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Almeida's Marvelous Motorino
Motorino displays some deep cinema influences and remarkable acting. Tamara Almeida is the force behind it and bringing a simple complexity to her character in this tale of real life and love.

Canadian Tamara Almeida is enthusiastic about the state of her career. As an actress, her creative goal is to pursue a variety of roles that bring forth ample opportunity for exploration. Whether as Maria Mariposa the butterfly in the acclaimed PBS animated series Let's Go Luna (also starring Judy Greer) or as the sister of a family member tackling addiction in 77 days, Almeida is building a body of work to showcase her range. As Alexia the enabler to a master manipulator from The Girl in the Photograph, a young woman in a dangerous game of sexual discovery in The '94 Club, or creating her own film Motorino, Tamara finds herself in that sweet spot which affords a number of opportunities. She is a prominent part of presenting interesting female roles that reflect the variety of modern experiences for a woman.

Almeida produced and stars as the female lead in Motorino. As the overworked, overtired, and overly self-conscious Jen, Tamara is the center of the film. The character finds herself at a serendipitous moment where a life change and love may be intersecting. Perhaps most striking about the role and the film is its almost complete rejection of dialogue and the fact that this absence does not detract from immersion; rather, it promotes this.

While taking an interest in scooters, Jen comes across the online profile of a man who sparks her interest. The two agree to meet, fueling the intrigue and trepidation which is communicated so well by Tamara. Appearing to resounding response at the ReelWorld Film Festival, Vancouver Lift-Off Film Festival, and others, film buffs appreciated this well-crafted production.

Director Kevin Walker explains the influence of Italian cinema on Motorino noting, "The first half maintains the stoic tone of Dario Argento while the second half incorporates the movement and romanticism of Federico Fellini. The beginning is cold and isolating, noted by blue tones, stillness, and Foley while the remaining half, as Jen ventures into romance, is in warmer tones, fluid camera movement and live sound. Opening the film, my character is purposely only partially in frame, somewhat disembodied in order to communicate her own self-disconnection. It was also my intent, hence Argento, to create a sense of horror mirroring her fear of the unknown world. My ultimate aim was to leave the audience smiling and inspired by the joyful surprises life lends if you allow it."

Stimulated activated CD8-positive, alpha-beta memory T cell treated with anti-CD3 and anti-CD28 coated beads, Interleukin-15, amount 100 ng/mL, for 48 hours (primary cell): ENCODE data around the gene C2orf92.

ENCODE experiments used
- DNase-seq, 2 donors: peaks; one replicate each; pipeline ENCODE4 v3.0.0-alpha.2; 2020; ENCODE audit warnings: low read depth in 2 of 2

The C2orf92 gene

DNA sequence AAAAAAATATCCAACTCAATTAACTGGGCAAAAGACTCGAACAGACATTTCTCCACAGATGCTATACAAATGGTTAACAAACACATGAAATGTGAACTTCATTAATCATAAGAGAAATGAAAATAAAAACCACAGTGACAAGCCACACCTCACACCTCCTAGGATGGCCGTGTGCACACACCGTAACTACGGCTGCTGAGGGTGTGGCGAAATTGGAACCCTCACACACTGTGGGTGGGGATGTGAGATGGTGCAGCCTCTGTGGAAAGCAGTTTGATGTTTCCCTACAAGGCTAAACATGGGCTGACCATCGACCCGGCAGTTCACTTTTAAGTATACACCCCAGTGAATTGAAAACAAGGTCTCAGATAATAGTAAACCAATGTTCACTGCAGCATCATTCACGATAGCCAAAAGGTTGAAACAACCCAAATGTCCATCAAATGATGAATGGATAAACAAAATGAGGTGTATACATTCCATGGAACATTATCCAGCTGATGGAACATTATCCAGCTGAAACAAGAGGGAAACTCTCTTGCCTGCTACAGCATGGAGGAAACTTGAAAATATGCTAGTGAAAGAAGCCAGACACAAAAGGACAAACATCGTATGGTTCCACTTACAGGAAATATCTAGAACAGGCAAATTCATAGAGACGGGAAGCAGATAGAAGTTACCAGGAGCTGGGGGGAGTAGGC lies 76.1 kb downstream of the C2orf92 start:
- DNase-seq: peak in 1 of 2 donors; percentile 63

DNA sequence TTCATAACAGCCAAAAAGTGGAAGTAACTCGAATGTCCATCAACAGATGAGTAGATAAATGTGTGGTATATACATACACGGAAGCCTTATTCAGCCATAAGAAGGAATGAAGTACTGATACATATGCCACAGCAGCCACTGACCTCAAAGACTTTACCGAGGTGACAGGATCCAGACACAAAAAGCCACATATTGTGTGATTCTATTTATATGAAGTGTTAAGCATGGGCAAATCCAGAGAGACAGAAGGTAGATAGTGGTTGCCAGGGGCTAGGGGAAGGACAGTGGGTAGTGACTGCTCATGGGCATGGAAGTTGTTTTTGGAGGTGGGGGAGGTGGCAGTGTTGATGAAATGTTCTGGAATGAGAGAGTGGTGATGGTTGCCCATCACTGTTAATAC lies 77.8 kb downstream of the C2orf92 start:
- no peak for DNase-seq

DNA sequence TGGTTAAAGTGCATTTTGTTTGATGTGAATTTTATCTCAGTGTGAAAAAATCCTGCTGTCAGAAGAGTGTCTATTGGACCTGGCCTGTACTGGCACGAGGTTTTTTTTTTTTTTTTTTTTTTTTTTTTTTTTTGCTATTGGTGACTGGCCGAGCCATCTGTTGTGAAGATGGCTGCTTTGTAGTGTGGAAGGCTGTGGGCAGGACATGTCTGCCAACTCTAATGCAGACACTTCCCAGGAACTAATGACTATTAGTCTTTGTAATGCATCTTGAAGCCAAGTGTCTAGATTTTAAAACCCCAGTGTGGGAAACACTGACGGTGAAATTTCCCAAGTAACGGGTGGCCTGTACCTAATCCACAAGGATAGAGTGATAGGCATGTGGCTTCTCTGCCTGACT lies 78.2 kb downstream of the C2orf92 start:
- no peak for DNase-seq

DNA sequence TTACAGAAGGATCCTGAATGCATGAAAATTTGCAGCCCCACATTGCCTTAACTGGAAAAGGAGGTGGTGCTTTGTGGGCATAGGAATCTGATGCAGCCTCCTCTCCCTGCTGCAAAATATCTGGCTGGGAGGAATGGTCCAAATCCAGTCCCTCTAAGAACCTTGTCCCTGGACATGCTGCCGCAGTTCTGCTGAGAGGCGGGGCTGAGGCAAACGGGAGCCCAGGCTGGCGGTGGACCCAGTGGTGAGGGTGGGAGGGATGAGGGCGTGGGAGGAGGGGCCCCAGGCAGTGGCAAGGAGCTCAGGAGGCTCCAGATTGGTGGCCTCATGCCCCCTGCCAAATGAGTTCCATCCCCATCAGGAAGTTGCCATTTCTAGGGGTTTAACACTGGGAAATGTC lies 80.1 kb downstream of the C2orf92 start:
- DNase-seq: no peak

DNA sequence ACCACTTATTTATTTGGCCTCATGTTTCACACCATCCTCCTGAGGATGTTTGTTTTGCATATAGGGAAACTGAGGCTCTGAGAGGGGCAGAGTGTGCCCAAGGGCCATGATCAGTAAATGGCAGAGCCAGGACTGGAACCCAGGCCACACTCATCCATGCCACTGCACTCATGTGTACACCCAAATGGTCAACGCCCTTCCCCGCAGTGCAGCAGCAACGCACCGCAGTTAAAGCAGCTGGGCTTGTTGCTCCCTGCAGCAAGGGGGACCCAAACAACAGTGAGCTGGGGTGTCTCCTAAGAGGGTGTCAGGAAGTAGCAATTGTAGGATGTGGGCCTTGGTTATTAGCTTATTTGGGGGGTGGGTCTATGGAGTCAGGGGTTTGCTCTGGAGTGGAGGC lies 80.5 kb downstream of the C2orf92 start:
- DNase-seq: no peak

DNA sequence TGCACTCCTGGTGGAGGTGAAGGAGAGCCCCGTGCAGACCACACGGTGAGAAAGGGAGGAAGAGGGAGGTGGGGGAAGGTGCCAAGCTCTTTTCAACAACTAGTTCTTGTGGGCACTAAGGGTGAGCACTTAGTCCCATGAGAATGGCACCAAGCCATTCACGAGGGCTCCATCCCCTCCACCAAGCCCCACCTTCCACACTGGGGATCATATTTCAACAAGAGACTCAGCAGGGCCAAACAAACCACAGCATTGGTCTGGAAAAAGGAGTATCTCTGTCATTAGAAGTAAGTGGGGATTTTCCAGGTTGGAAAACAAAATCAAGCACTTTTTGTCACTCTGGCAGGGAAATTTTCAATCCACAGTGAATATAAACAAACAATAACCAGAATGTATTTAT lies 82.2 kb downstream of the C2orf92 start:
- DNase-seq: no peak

A vastly different tone and role is present for the actress in 77 Days. A film about a mother's addiction and necessary separation from her own child, the weight of the story is offset by the hope of redemption. The core of this tale is about the varied familial relationships in such a scenario and how different members of this group react to the situation. As one of the middle siblings to Shai (Shailene Garnett), Tamara's presentation in this role varies from protective voice for her nephew to the sense of betrayal she feels from her once close sister. 77 Days allows audiences to empathize with this all too common occurrence in the world, regardless of geography or culture. The most basic unit on Earth is that of family, regardless of size. The universal appeal of this film received equal accolades at the Montreal International Black Film Festival,New York Web Fest,Pan African Film Festival,Toronto Black Film Festival, and others. Tamara Almeida's work similarly shows that the artist community is an international community which derives its influences and tells stories that reverberate across international and cultural borders.

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